Herzog and De Meuron: Tate Modern’s architects on their radical new extension

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Herzog and De Meuron: Tate Modern’s architects on their radical new extension
‘The greatest inspiration is the existing world’: Jacques Herzog (left) and Pierre de Meuron / © Richard Saker

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Herzog and De Meuron: Tate Modern’s architects on their radical new extension
‘The greatest inspiration is the existing world’: Jacques Herzog (left) and Pierre de Meuron / © Richard Saker

Twenty years ago, Jacques Herzog and Pierre de Meuron converted London’s Bankside power station into a gallery. Now they are about to unveil the Switch House – and reinvent how we view art all over again

Jacques Herzog, the more talkative half of the pair of boyhood friends who founded the architectural practice Herzog & De Meuron, is worried about the world. “The things based on the five senses that we like so much, all these values – that we treat people well. They are in danger. There is such a threat around.” He is talking firstly about the threat to European urban civilisation from terrorism, followed some paces behind by his perception that “the middle class is disappearing”. He sees the loss of possibilities of common ground, of cultural experiences shared by different people. In which case Tate Modern, the vastly successful museum in Bankside, south London, might be considered a redoubt of this endangered world.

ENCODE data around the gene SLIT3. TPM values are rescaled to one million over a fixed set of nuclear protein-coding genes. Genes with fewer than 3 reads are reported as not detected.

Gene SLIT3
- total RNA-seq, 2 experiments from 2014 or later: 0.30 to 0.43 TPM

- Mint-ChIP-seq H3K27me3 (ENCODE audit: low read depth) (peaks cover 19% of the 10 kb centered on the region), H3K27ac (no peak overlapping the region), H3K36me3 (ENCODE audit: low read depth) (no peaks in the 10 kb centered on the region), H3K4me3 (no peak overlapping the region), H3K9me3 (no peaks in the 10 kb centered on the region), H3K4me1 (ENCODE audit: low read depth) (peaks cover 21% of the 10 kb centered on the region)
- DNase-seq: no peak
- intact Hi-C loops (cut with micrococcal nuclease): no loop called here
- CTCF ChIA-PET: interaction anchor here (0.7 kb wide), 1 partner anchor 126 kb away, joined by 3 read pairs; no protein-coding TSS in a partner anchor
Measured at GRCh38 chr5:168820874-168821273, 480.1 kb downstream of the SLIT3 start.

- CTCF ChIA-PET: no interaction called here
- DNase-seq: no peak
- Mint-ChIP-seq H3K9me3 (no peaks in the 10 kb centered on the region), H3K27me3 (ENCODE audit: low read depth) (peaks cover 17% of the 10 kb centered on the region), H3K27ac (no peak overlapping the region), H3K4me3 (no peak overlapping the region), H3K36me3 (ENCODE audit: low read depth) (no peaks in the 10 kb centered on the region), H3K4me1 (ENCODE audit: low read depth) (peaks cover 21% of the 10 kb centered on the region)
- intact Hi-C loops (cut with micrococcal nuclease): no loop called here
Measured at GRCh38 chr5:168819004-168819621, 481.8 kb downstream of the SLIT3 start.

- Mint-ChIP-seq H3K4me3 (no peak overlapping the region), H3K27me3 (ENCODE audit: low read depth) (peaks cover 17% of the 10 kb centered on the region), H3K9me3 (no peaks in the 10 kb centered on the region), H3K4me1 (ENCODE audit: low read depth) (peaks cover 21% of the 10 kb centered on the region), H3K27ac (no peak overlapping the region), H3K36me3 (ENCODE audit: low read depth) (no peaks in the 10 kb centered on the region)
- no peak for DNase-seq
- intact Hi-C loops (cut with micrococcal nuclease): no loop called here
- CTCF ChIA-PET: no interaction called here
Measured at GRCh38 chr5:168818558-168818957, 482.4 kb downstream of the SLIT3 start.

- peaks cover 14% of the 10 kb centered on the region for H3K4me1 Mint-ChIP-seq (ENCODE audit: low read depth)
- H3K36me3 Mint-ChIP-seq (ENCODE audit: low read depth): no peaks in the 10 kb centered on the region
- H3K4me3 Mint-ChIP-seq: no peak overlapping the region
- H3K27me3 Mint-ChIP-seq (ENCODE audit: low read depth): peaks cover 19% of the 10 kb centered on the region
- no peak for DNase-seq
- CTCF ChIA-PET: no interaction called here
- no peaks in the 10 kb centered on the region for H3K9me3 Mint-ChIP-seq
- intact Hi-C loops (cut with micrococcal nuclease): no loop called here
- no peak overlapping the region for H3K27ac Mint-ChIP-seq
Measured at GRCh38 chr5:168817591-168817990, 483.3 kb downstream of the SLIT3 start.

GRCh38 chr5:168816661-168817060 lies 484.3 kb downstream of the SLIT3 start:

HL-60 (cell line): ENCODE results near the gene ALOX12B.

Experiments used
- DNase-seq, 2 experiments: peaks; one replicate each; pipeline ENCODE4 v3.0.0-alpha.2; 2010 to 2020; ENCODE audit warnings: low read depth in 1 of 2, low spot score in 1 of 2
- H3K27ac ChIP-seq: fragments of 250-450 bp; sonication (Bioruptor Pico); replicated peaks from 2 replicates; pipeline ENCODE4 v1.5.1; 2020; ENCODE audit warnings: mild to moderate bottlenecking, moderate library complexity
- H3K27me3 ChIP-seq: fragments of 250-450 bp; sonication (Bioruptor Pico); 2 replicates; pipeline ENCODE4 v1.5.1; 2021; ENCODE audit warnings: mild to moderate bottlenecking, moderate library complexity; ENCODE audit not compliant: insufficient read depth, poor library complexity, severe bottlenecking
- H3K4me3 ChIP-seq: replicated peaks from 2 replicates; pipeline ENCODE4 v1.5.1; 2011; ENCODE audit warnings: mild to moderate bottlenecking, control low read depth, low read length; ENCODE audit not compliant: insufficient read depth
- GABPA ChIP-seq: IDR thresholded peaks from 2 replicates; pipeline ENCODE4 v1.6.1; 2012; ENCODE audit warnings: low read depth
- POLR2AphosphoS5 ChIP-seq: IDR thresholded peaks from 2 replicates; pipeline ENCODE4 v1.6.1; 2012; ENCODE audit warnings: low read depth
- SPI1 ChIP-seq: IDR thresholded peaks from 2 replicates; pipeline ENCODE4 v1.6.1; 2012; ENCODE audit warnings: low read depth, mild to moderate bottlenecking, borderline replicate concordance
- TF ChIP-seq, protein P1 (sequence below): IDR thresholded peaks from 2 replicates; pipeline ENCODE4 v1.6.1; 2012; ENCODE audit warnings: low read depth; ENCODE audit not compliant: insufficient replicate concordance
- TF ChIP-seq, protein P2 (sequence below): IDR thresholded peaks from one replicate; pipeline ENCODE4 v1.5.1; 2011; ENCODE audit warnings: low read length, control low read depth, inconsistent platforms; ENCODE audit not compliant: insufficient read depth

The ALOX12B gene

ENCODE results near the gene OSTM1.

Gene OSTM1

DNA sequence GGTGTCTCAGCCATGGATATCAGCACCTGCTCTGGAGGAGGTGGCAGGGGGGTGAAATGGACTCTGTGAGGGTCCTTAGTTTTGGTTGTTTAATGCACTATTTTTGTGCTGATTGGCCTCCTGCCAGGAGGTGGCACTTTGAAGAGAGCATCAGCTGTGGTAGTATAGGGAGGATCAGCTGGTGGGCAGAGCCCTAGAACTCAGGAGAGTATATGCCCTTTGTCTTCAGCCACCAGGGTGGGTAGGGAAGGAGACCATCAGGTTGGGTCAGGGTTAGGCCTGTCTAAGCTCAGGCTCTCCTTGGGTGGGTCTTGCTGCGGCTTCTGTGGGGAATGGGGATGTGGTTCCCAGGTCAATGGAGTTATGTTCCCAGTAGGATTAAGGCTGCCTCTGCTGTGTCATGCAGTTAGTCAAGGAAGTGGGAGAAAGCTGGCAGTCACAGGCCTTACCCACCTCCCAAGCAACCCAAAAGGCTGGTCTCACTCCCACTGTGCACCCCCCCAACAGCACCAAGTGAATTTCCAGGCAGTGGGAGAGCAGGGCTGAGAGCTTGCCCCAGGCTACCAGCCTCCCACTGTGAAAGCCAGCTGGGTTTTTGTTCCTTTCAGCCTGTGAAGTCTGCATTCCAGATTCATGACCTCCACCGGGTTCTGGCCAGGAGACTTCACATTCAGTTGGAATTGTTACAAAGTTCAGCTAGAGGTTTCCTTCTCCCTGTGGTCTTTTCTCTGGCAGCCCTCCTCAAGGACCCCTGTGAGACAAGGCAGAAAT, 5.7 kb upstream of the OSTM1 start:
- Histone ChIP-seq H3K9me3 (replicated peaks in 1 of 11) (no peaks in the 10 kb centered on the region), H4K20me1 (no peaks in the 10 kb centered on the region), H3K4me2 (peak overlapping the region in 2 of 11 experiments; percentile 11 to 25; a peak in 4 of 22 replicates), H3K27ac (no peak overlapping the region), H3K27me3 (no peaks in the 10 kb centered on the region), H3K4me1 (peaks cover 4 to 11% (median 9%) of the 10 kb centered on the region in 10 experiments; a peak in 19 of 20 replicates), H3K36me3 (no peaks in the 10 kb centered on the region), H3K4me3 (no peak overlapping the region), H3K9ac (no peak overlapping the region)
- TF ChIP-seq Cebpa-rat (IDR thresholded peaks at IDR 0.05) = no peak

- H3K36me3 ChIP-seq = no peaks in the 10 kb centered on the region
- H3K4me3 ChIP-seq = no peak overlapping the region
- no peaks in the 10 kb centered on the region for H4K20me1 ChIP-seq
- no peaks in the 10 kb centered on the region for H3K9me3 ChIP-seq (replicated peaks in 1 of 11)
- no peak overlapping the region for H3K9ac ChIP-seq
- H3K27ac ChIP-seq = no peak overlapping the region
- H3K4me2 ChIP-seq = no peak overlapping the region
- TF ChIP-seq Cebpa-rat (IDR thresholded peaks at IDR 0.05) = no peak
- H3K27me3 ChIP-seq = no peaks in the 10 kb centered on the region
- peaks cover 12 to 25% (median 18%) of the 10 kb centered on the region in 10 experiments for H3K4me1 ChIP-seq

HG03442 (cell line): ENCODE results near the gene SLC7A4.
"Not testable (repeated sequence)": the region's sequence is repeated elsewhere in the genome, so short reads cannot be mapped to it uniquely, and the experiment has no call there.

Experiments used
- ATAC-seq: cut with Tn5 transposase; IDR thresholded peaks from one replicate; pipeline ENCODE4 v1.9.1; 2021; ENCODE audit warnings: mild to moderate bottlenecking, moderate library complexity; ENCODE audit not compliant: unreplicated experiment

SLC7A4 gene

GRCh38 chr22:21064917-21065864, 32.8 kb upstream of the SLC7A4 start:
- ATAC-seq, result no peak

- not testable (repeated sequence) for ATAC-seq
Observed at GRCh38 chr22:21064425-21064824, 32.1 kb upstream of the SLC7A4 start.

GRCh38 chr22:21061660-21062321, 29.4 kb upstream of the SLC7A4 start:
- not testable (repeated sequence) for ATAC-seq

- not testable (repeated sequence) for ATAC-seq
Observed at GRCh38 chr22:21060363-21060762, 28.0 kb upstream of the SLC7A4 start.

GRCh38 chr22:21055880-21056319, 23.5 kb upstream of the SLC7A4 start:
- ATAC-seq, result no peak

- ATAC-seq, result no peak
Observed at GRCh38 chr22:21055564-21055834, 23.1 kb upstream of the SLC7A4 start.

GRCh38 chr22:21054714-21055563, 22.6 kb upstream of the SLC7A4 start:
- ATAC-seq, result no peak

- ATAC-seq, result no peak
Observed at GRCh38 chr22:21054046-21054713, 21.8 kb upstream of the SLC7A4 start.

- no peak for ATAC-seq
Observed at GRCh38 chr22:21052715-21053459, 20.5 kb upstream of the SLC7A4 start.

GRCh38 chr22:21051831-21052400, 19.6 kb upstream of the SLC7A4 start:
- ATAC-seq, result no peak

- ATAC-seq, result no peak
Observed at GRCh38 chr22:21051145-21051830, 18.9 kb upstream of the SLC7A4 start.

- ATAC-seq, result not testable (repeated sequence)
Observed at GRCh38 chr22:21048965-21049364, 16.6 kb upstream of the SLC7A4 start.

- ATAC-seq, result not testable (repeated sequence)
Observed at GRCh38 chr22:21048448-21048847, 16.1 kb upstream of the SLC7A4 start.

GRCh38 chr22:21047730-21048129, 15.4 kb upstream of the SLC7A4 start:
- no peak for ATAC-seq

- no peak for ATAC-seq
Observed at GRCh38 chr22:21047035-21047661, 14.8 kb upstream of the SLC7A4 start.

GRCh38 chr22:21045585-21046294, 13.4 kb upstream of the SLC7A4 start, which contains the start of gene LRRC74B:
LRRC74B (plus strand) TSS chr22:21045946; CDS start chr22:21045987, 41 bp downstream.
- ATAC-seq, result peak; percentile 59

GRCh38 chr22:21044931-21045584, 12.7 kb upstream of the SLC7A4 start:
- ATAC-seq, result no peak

In 1995, to some bafflement among commentators, Herzog and Pierre de Meuron were appointed architects for what is now called Tate Modern. Who were they? Until that time their best-known works had been signal boxes and facilities for the herbal sweet manufacturer Ricola. Why had this Swiss practice been chosen ahead of Britain’s glittering array of hi-tech modernists, who had been frustrated for years by Margaret Thatcher’s lack of interest in public commissions and Prince Charles’s hostility to contemporary architecture?

Tate had already been criticised for its decision to retain and convert grubby old Bankside power station for use as its new gallery of modern art, rather than commission a sparkling new statement of confidence in the future. It looked like architectural conservation gone mad. Feelings were compounded still further by the fact that, of all the entrants in the competition, Herzog and De Meuron proposed to do the least. Their rather modest drawings seemed to show an art gallery that still looked very much like the power station. It was only when Tate Modern opened, in 2000, that the drama and potential of its enlarged Turbine Hall became apparent.

Now they are back, with the opening next month of their extension to Tate Modern, one of an elite band of globally renowned Pritzker-prize-approved practices and of an even smaller subsection of that band who retain the ability to surprise with their work, who seem still able to invent rather than recycle their greatest hits. […]

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